Mother Jones Fascinating Murder Mystery with an NRA Twist—and Documents

Mother Jones has a fascinating, longer look at an early murder mystery associated with none other than the NRA’s general counsel, Robert Dowlut. It would seem that Dowlut was originally convicted of second degree murder, a conviction that was later overturned.

In an act I’ve come to expect from Mother Jones, the publication has also provided easy access to all of the documentation that provided the basis for the story.

Journalists can’t always provide all of their background material, but when they can, they should. This allows others to review the material, enabling them to either agree or disagree with the writer based on the same material, if the writer forms a conclusion. At a minimum, this sharing ensures open access to documents that may be difficult for non-journalists to obtain—documents that may form the basis for other, future works.

There is nothing to agree with or disagree with in the Mother Jones article, since it’s very careful to remain neutral and factual in its retelling of the older story (and the more recent activities Dowlut has undertaken for the NRA). But the author, Dave Gilson, provides much to think about.

Legal, Laws, and Regs

Who keeps e-mails?

fishing expedition

If you’re following the BPI vs. ABC “pinkslime” lawsuit, than you might be aware that the company is attempting to subpoena emails from several journalists and food safety experts.

The subpoenas to Food Safety News reporters are a bit tricky, because the publisher for the online site is Bill Marler, who is providing pro bono legal defense for the two former USDA workers who are also being sued in this lawsuit. I’m not a lawyer, but this means attorney-client privilege to me. I’m surprised that the Judge would allow such a fishing expedition so close to this privilege, but maybe this is the way they do things in South Dakota’s courts.

Michele Simon responded to the subpoena, but as she noted, she doesn’t keep emails. Come to think of it, I don’t keep emails, either. Nowadays, when you have corporations shotgunning subpoenas under indifferent judicial eyes, perhaps none of us should keep emails. Not unless we primarily write about cats or JavaScript. Or the latest squabble between the WhatWG and the W3C HTML working groups (because no one would ever want any of these emails).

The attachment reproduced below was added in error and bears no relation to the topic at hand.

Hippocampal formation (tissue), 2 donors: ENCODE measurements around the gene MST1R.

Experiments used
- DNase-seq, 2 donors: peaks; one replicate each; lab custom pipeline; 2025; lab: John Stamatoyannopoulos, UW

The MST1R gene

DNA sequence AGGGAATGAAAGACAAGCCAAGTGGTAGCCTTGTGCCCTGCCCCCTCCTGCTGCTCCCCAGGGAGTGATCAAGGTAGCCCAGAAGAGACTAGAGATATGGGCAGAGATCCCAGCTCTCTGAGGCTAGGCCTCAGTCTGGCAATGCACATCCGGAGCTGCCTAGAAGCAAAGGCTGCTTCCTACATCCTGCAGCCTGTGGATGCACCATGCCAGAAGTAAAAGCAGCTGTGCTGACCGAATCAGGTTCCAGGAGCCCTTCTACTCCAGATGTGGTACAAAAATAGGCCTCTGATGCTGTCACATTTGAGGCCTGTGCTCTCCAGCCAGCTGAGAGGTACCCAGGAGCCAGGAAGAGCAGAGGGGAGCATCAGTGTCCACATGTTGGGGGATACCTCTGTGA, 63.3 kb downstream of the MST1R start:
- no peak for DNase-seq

If BPI, Inc doesn’t have what it needs to to win its case, or can’t get it from those directly involved in the lawsuit, maybe it should focus on how to explain away both the pinkness and the slimy feel of its product when the defendant lawyers bring a mess in for the jury to fondle. And spend some time contemplating the fact that, yes, people in this country really do want to know what’s in the food we’re eating.

Update: ABC has also covered the subpoena story. Must have been a bit cathartic for them.


Missouri’s Amendment 1: Missouri’s sucker bet

$3, 173.70.

That’s the amount that Missouri tax payers have paid between March 3, 2014 and May 30, 2014 for Chris Koster’s lawsuit on behalf of large egg producers against California’s egg laws. It doesn’t sound like a lot of money until you realize that this just covers the fees paid to the California legal team representing Koster (and supposedly, Missouri). It doesn’t cover the time that J. Andrew Hirth, our Assistant State Attorney General, has put into the case, or any of the other members of the AG office staff. It also represents only about 6% of the likely cost, overall, for the lawsuit if it manages to survive the California Motion to Dismiss. If the case goes to trial, the cost will easily exceed $55,000 in legal fees.

This, just to defend a couple of larger egg producing companies in Missouri.

Doesn’t sound like a good use for tax payer money, does it? After all, wouldn’t we expect the companies to defend themselves, rather than take a ride on the tax payer dollar? In fact, this is one of the arguments California gives in the motion to dismiss: stripping aside the legalese, why on earth is Missouri suing another state on behalf of a tiny, miniscule group, when typically states only sue on behalf of a significant number of citizens?

Well, the reason why Koster and Missouri are seemingly fighting this lawsuit is because in Missouri, large agricultural concerns take precedence over the average citizen. In fact, if we look more closely at Mr. Koster’s recent actions, large agricultural concerns are the only interests that he seems to think are worth defending. Because not only did he file this lawsuit that benefits so few, he’s also campaigning across the state for Amendment 1, the so-called Right to Farm Constitutional amendment up for a vote on August 5th.

Right to farm? More like, right to undermine existing animal welfare laws, right to allow Chinese owned large animal operations (CAFOs) to disregard state water and air laws in order to minimize costs, and right to undermine this state’s initiative process by putting one industry, just one, outside the rule of law